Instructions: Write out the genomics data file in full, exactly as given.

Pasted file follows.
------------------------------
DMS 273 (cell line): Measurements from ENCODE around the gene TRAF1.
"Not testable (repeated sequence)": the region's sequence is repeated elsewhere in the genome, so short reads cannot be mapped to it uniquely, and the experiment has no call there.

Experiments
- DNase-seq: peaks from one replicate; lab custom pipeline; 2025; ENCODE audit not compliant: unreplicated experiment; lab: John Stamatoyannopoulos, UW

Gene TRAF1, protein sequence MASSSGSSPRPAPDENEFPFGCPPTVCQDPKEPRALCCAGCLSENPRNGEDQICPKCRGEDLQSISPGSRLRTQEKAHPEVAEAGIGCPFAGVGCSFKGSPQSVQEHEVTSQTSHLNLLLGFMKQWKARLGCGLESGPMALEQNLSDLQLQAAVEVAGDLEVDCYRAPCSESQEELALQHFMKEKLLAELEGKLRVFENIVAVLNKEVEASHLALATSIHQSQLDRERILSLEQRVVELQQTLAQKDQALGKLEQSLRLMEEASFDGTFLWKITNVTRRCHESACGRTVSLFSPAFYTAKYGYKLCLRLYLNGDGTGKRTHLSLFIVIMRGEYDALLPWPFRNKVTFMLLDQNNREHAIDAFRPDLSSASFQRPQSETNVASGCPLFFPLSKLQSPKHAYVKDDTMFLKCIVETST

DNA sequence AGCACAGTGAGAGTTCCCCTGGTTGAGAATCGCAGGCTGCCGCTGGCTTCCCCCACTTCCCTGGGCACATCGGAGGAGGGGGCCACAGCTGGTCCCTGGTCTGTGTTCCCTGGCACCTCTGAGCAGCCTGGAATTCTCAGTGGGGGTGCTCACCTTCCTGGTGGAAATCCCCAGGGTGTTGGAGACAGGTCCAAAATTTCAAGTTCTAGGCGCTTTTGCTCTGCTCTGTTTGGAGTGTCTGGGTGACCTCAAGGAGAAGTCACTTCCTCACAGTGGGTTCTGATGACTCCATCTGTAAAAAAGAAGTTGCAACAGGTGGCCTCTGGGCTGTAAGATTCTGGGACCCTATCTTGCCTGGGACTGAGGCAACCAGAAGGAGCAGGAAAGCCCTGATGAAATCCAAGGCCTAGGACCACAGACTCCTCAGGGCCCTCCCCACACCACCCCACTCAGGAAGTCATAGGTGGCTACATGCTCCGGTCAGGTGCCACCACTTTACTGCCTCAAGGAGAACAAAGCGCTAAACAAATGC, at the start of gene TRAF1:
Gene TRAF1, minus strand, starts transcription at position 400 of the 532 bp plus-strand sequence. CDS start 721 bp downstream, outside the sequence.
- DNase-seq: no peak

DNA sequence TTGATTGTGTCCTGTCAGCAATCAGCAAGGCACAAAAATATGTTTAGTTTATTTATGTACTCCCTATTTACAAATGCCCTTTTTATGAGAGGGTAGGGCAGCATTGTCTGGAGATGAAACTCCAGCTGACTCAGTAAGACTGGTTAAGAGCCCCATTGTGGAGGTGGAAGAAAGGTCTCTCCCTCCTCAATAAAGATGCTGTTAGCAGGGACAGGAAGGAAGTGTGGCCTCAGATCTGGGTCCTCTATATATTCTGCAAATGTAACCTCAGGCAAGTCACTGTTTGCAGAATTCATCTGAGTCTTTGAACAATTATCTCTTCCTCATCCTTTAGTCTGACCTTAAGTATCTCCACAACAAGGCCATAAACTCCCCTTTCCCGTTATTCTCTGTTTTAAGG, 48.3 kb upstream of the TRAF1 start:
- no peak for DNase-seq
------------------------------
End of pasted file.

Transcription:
DMS 273 (cell line): Measurements from ENCODE around the gene TRAF1.
"Not testable (repeated sequence)": the region's sequence is repeated elsewhere in the genome, so short reads cannot be mapped to it uniquely, and the experiment has no call there.

Experiments
- DNase-seq: peaks from one replicate; lab custom pipeline; 2025; ENCODE audit not compliant: unreplicated experiment; lab: John Stamatoyannopoulos, UW

Gene TRAF1, protein sequence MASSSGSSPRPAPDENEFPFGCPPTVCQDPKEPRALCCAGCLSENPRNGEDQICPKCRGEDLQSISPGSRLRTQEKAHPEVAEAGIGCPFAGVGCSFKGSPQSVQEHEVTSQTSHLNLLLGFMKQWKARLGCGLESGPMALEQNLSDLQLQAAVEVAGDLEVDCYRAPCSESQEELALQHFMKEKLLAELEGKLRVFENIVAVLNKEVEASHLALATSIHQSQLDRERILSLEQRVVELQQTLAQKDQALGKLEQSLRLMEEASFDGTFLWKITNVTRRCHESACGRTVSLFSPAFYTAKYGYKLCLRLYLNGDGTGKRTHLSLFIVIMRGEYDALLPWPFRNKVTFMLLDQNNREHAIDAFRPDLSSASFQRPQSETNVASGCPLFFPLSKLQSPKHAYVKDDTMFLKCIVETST

DNA sequence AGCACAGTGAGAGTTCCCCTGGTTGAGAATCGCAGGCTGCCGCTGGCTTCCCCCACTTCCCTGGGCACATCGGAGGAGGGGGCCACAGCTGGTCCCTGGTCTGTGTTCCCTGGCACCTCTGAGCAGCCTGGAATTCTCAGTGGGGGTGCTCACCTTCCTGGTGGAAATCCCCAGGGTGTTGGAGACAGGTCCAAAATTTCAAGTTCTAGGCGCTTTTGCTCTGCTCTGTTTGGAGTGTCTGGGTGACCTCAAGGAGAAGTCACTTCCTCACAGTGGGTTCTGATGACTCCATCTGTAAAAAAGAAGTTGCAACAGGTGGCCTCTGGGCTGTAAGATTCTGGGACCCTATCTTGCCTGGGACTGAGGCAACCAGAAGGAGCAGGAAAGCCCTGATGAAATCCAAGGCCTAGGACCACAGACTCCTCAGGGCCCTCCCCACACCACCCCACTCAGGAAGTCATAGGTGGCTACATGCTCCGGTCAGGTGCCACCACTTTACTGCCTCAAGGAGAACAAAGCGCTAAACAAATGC, at the start of gene TRAF1:
Gene TRAF1, minus strand, starts transcription at position 400 of the 532 bp plus-strand sequence. CDS start 721 bp downstream, outside the sequence.
- DNase-seq: no peak

DNA sequence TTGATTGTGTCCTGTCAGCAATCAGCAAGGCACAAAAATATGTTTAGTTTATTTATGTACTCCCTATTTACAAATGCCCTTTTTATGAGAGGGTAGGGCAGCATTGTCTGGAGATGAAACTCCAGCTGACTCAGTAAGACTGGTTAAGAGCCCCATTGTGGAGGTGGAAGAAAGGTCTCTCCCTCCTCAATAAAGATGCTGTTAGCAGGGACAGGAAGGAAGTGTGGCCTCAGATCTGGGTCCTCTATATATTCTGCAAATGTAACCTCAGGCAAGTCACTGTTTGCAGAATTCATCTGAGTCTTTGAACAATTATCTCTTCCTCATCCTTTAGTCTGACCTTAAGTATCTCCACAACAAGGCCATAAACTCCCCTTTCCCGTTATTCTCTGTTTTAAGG, 48.3 kb upstream of the TRAF1 start:
- no peak for DNase-seq